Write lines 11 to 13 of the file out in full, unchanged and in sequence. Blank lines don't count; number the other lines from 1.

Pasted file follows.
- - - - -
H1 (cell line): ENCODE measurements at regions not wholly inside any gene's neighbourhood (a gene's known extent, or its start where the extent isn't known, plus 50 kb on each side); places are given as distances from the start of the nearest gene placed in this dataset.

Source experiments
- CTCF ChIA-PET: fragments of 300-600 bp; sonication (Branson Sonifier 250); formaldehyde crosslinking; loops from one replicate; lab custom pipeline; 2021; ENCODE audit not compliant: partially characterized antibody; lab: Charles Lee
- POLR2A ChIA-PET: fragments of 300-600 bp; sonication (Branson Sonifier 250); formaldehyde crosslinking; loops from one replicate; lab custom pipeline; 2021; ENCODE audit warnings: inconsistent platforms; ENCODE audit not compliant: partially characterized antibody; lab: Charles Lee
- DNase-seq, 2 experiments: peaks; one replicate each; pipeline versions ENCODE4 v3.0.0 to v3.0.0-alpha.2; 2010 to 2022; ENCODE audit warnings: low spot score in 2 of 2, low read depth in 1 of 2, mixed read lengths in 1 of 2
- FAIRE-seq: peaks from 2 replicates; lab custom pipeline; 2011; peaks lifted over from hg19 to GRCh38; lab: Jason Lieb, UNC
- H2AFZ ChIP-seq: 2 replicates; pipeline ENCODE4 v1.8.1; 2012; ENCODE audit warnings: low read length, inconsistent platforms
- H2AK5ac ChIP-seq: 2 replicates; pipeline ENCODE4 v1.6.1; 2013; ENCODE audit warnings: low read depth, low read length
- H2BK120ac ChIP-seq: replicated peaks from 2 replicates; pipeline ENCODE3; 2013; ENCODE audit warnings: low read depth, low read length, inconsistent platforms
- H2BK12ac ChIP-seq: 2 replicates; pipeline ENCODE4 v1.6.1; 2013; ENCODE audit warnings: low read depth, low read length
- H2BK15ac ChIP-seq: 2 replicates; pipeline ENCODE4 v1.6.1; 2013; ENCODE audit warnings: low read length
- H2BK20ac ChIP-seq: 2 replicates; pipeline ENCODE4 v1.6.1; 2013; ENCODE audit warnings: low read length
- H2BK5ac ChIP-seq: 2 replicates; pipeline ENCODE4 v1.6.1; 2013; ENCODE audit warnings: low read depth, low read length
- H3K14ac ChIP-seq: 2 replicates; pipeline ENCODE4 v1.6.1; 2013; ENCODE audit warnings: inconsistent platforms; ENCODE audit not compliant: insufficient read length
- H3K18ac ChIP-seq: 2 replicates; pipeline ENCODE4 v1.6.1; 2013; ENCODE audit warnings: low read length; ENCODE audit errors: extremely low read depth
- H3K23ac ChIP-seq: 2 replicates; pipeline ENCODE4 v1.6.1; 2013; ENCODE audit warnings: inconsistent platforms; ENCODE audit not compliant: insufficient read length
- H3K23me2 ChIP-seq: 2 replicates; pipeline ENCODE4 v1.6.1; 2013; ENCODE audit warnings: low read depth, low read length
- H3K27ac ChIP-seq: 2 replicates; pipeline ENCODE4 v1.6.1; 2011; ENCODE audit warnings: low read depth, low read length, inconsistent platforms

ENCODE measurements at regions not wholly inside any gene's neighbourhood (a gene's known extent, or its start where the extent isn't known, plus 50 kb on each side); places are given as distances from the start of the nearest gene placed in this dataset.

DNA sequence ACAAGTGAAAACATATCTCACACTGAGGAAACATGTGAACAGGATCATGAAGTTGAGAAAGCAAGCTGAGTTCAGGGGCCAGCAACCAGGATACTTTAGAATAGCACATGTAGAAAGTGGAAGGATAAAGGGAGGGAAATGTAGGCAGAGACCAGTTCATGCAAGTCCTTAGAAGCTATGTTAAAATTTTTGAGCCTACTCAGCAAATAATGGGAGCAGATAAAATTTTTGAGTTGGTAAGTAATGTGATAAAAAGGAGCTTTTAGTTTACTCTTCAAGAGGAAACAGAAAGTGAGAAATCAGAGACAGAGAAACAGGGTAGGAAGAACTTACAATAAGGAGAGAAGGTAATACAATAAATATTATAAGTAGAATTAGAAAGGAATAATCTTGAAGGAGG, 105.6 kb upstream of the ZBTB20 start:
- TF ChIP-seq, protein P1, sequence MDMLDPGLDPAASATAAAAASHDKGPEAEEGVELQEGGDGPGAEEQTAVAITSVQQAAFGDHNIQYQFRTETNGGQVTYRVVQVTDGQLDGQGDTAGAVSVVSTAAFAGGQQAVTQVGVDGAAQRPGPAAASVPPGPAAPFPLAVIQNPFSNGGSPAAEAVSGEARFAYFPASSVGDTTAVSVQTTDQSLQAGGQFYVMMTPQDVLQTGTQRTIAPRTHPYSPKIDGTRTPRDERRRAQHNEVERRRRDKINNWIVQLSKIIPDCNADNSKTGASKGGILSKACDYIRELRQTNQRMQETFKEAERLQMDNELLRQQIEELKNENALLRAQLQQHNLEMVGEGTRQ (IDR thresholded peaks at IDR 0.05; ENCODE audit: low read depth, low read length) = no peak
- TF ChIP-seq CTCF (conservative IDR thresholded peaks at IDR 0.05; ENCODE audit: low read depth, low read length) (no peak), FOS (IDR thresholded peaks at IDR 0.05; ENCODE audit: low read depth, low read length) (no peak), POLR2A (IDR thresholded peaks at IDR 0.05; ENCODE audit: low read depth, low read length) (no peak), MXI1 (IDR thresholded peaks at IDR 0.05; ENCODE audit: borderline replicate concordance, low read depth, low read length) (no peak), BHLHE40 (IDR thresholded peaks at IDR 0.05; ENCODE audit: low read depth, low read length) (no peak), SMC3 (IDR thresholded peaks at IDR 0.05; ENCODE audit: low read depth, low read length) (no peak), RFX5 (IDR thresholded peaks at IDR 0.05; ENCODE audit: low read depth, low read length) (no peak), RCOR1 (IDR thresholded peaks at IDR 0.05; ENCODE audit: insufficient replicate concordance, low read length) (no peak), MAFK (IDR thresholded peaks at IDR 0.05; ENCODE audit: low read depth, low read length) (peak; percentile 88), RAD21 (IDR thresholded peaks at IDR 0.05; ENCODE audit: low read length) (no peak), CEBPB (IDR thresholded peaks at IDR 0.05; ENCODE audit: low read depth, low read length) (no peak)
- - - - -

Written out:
- H2BK15ac ChIP-seq: 2 replicates; pipeline ENCODE4 v1.6.1; 2013; ENCODE audit warnings: low read length
- H2BK20ac ChIP-seq: 2 replicates; pipeline ENCODE4 v1.6.1; 2013; ENCODE audit warnings: low read length
- H2BK5ac ChIP-seq: 2 replicates; pipeline ENCODE4 v1.6.1; 2013; ENCODE audit warnings: low read depth, low read length